When a vacancy arose on the school board for Gooding Public Schools, Scott Rogers decided to throw his hat into the ring for consideration. A former college professor who had retired to the small Midwest town, Scott was hoping to help the historically “good old boy” board focus more on educational pursuits than its traditional emphasis on high school athletics.
Shortly after Scott was appointed to the board, a local family with Native American ancestry came before the board to ask that the name of the Gooding High School’s athletic teams be changed from the Redskins. The family found the use of Redskins as a team name to be offensive. “The use of the word Redskin is essentially a racial slur,” said Scott, “and as a racial slur, it needed to be changed.”
The request set off a firestorm in the small town of 7,000. The school’s athletic teams had competed as Redskins for 50 years, and many felt the name was an integral part of the community. People personally identified with the Redskins, and the team and the team’s name were ingrained in the small town’s culture.
“We went through months of folks coming to the school board meetings to speak on the issue, and it got totally out of control,” Scott says. “Locals would say, ‘I was born a Redskin, and I’ll die a Redskin.’ They argued that the name was never intended to be offensive and that it honored the area’s relatively strong Native American presence. The local family that raised the issue was getting all sorts of national support, and speakers came in from as far away as Oklahoma to discuss the negative ramifications of Native American mascots. Local groups argued back that these speakers weren’t from Gooding and shouldn’t even be allowed to be at the board meetings.”
Scott felt strongly that the name needed to be changed. In meeting after meeting, he tried to explain to both his fellow board members and those in the audience that if the name is offensive to someone and recognized as a racial slur, then the intent of its original choosing was irrelevant. If someone was offended by the name, then it was wrong to maintain it.
Finally, Scott put forward a motion to change the name. That motion included a process for the students at Gooding High School to choose a new name for their athletic teams. The board approved the motion 5–2. The students immediately embraced the opportunity to choose a new name, developing designs and logos for their proposed choices. In the end, the student body voted to become the Redhawks.
There was still an angry community contingent, however, that was festering over the change. They began circulating petitions to recall the school board members who voted for the change, and received enough signatures for the recall to be put up for an election.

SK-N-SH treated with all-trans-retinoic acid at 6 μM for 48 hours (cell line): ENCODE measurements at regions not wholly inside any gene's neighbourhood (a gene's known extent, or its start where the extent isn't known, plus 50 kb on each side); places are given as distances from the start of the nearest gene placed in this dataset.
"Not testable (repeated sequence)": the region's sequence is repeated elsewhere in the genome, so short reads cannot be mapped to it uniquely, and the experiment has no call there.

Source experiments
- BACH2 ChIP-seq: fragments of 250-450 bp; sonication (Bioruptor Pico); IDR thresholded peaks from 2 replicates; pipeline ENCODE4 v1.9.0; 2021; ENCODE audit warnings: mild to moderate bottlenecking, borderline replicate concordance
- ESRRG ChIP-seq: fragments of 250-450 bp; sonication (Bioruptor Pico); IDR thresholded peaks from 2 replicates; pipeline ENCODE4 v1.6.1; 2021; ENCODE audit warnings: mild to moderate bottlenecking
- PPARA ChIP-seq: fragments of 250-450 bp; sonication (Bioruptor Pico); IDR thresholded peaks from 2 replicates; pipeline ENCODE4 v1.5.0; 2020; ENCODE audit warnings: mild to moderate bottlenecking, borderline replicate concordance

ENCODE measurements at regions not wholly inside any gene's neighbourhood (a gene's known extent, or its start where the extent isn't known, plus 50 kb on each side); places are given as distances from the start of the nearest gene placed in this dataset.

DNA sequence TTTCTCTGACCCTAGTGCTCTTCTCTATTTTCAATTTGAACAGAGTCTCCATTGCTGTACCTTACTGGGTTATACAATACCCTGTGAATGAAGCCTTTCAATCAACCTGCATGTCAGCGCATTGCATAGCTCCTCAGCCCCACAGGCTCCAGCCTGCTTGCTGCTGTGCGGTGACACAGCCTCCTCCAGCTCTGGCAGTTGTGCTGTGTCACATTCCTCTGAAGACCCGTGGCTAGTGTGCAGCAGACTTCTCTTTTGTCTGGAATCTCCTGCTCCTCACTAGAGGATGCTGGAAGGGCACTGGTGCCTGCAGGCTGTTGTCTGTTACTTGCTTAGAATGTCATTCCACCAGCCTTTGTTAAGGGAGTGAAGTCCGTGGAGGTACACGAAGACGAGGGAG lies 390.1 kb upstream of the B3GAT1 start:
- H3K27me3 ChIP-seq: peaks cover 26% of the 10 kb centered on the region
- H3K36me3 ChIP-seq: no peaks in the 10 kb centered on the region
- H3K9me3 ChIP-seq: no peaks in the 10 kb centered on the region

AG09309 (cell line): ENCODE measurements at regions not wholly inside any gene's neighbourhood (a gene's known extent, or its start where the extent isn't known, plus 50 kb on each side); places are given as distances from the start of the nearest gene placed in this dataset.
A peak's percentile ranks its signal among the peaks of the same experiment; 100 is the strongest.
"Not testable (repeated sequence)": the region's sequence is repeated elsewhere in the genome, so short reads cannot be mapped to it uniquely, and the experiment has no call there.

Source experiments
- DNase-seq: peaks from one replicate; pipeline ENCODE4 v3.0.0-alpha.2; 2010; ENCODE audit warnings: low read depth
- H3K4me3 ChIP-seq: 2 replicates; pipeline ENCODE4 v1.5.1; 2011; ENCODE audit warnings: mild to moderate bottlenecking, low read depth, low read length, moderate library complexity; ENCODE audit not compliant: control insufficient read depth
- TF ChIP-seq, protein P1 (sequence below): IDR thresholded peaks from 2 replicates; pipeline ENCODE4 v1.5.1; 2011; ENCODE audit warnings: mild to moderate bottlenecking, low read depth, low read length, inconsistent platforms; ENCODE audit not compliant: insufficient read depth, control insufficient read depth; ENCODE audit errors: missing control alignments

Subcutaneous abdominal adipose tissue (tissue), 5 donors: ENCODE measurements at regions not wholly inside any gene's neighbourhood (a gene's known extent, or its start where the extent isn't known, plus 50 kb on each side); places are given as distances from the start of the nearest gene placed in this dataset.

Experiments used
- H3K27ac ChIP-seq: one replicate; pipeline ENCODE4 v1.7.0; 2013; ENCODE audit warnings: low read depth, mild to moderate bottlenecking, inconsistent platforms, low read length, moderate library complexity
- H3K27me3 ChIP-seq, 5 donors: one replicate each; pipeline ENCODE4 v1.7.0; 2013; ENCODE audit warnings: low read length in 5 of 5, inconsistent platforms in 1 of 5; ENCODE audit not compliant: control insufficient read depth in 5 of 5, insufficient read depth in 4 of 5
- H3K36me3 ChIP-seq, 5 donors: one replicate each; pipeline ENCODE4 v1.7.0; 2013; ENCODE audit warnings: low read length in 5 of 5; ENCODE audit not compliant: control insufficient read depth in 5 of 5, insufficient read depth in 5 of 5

“While the kids are going about the business of changing the name and the emblem, the community holds an election and proceeds to recall five of the seven members of the board,” Scott says. The five recalled members include Scott and the other board members who voted in favor of the name change.
The remaining two board members, both of whom were ardent members of the athletic booster organization, held a special meeting of the board (all two of them) and voted to change the name back to the Redskins.
That’s when the state’s Department of Civil Rights and the Commission for High School Athletics stepped in. They told the Gooding School Board there could not be a reversal of the name change and that Gooding High School’s teams would have to go for four years without one, competing only as Gooding.
Over the course of those four years, new school board members were elected, and the issue quieted down. At the end of that period, the students again voted to become the Gooding Redhawks.
“You know, the kids were fine with it,” says Scott. “It’s been ten years, and there’s an entire generation of kids that don’t have a clue that it was ever different. They are Redhawks and have always been Redhawks.
“It was the adults who had the problem. There’s still a small contingent today that can’t get over it. A local hardware store still sells Gooding Redskins T-shirts and other gear. There is just this group of folks that believe there was nothing disrespectful in the Redskins name. Once that group is gone, it will be a nonissue.”
· What change were the people in Gooding trying to avoid? Why do you think they wanted to avoid this change? What tactics did they use to resist change?
· Would you describe the efforts of Scott Rogers or the school board as adaptive leadership? Why or why not?
· How would you describe the holding environment created by the school board? Do you think it was successful? Why or why not?
· Citing examples, describe how the school board engaged or didn’t engage in each of these adaptive leader behaviors: (1) get on the balcony, (2) maintain disciplined attention, and (3) give the work back to people.
· What group would you describe as the “low-status group”? How did the school board seek to give voice to this group?